Indians, Fire and the Land in the Pacific Northwest
Indians, Fire and the Land in the Pacific Northwest

Indians, Fire, and the Land in the Pacific Northwest


Robert T. Boyd (Editor)

Instead of discovering a land blanketed by dense forests, early explorers of the Pacific Northwest encountered a varied landscape of open woods, spacious meadows, and extensive prairies.  Far from a pristine wilderness, much of the Northwest was actively managed and shaped by the hands of its Native American inhabitants.  Their primary tool was fire.

This volume offers an interdisciplinary approach to one of the most important issues concerning Native Americans and their relationship to the land.  During more than 10,000 years of occupation, Native Americans in the Northwest learned the intricacies of their local environments and how to use fire to create desired effects, mostly in the quest for food.

Drawing on historical journals, Native american informants, and botanical and forestry studies, the contributors to this book describe local patterns of fire use in eight ecoregions, representing all parts of the Native Northwest, from southwest Oregon to British Columbia and from Puget Sound to the Northern Rockies.  Their essays provide glimpses into a unique understanding of the environment–a traditional ecological knowledge now for the most part lost.  Together, these writings also offer historical perspective on the contemporary debate over “prescribed burning” on public lands.


  • Introduction, Robert Boyd
  • Aboriginal Control of Huckleberry Yield in the Northwest, David French
  • Indian Land use and Environmental Change: Island County, Washington: A Case Study, Richard White
  • Indian Fires in the Northern Rockies: Ethnohistory and Ecology, Stephen Barrett and Stephen Arno
  • The Klikatat Trail of South-central Washington: A Reconstruction of Seasonally-Used Resource Sites, Helen H. Norton, Robert Boyd, and Eugene Hunn
  • Strategies of Indian Burning in the Willamette Valley, Robert Boyd
  • An Ecological History of Old Prairie Areas in Southwestern Washington, Estella B. Leopold and Robert Boyd
  • Yards, Corridors, and Mosaics: How to Burn a Boreal Forest, Henry T. Lewis and Theresa A. Ferguson
  • “Time to Burn”: Traditional use of Fire to Enhance Resource Production by Aboriginal Peoples in British Columbia, Nancy J. Turner
  • Landscape and environment: Ecological Change in the Intermontane Northwest, William G. Robbins
  • Aboriginal Burning for Vegetation Management in Northwest British Columbia, Leslie Main Johnson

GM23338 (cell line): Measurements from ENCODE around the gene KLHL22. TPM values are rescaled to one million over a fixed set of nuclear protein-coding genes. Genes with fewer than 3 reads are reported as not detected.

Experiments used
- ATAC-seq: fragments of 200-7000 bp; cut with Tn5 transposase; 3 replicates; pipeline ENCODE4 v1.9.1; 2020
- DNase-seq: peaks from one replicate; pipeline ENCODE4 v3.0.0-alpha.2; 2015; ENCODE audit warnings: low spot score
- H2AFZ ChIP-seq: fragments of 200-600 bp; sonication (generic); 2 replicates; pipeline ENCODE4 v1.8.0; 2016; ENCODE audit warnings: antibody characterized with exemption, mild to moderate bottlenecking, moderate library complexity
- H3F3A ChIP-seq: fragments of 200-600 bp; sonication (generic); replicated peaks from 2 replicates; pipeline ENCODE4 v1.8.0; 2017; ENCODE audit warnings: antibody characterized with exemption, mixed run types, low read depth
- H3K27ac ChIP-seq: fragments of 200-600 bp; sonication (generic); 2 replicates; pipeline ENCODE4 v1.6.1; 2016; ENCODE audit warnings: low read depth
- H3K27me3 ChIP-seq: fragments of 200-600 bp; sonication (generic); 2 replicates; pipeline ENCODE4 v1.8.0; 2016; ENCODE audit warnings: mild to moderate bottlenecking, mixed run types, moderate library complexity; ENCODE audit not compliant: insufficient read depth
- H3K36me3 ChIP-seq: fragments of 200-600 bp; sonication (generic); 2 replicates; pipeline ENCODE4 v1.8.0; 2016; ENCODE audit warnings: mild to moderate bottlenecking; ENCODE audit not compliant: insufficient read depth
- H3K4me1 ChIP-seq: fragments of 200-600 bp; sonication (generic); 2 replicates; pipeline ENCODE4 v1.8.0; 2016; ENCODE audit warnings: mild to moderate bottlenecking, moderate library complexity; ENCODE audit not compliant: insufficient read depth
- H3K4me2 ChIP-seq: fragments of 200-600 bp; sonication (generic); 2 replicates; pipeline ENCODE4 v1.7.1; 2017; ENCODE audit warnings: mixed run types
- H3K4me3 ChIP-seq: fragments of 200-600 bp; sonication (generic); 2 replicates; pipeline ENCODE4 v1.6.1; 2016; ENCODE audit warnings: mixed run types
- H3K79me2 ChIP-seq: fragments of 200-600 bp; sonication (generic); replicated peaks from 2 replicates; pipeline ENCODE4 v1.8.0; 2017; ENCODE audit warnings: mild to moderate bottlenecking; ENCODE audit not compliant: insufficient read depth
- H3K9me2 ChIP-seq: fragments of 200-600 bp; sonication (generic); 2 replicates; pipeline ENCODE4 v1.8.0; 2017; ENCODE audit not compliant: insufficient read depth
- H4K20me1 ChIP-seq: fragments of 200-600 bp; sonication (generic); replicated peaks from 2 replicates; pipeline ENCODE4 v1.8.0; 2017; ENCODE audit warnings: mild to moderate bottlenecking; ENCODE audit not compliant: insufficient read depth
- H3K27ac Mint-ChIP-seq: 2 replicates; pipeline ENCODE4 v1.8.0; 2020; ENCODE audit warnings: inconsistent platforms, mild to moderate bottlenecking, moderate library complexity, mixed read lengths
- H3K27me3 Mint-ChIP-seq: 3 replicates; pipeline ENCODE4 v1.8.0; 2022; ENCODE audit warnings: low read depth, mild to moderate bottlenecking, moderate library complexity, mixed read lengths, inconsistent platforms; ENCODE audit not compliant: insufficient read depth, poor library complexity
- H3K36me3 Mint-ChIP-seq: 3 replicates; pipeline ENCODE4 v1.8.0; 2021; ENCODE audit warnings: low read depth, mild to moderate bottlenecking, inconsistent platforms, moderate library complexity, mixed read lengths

• Burning for a “Fine and Beautiful Open Country”: Native Uses of Fire in Southwestern Oregon, Jeff LaLande and Reg Pullen
  • Proto-historical and Historical Spokan Prescribed Burning and Stewardship of Resource Areas, John Ross
  • Conclusion: Ecological Lessons from Northwest Native Americans, Robert Boyd

“…by far the most comprehensive survey of North American Indian fire practices available…a rich broth of data and disciplines….nicely complements Thomas Blackburn and Kat Anderson’s compendium on California and Sylvia Hallam’s Australian monograph…can well serve as a model for other regions of the world where aboriginal economies, broadly interpreted, thrive.” — Stephen Pyne (University of Arizona, author: Fire in America, World Fire, Vestal FireH-Net Reviews

“the definitive source explaining the role of Indian fire in the Pacific Northwest….impressive list [of] authorities in the fields of history, anthropology, and ecology….The chapters range from northern California to British Columbia, and summarize nearly everything that is known about Pacific Northwest Indian use of fire in the environment….Indians, Fire, and the Land should be equally usable by archaeologists, anthropologists, ecologists, and historians.  This is more than a ‘recommend’—buy this one—you need it for your library.”  James Agee (University of Washington, author: Fire Ecology of Pacific Northwest Forests ), — Northwest Science, winter 2000

“Indians, Fire, and the Land in the Pacific Northwest should be read by every restorationist in the Pacific Northwest and Intermountain region of the Northern Rockies—it’s that important and that good….it puts in black-and-white what people such as Dennis Martinez and Kat Anderson have been telling the restoration community for years—namely, that Native American peoples have much to teach the rest of us about how to manage the land properly.” — Ecological Restoration, winter 1999

“Indians, Fire, and the Land in the Pacific northwest…highlights many exciting avenues for discovering the dynamic nature of Indian communities prior to contact….[and] brings to us for the first time a coherent treatment of the role that anthropogenic fire played in the shaping and forming of a unique ecosystem and points to the great contribution that archaeology, paleobotany, and palynology can make to our historical understanding of early human landscape manipulation….important.”  Bruce Shelvey (Trinity Western University) Western Historical Quarterly, summer 2000

“a sound, up-to-date compilation of scholarship…,.provides valuable insights into Pacific Northwest Indian history….demonstrate[s] the relationship between culture and nature and the intersection between cultural and environmental change….[and] casts light on significant questions and themes surrounding particularly the use of prescriptive fire.”  Robert Bunting (author: The Pacific Raincoast ) Oregon Historical Quarterly, fall 1999



Paperback: 313 pages

Publisher: Oregon State University Press (March 1, 1999)

Language: English

ISBN-10: 0870714597

ISBN-13: 978-0870714597





OREGON ENCYCLOPEDIA: Indian Use of Fire in Oregon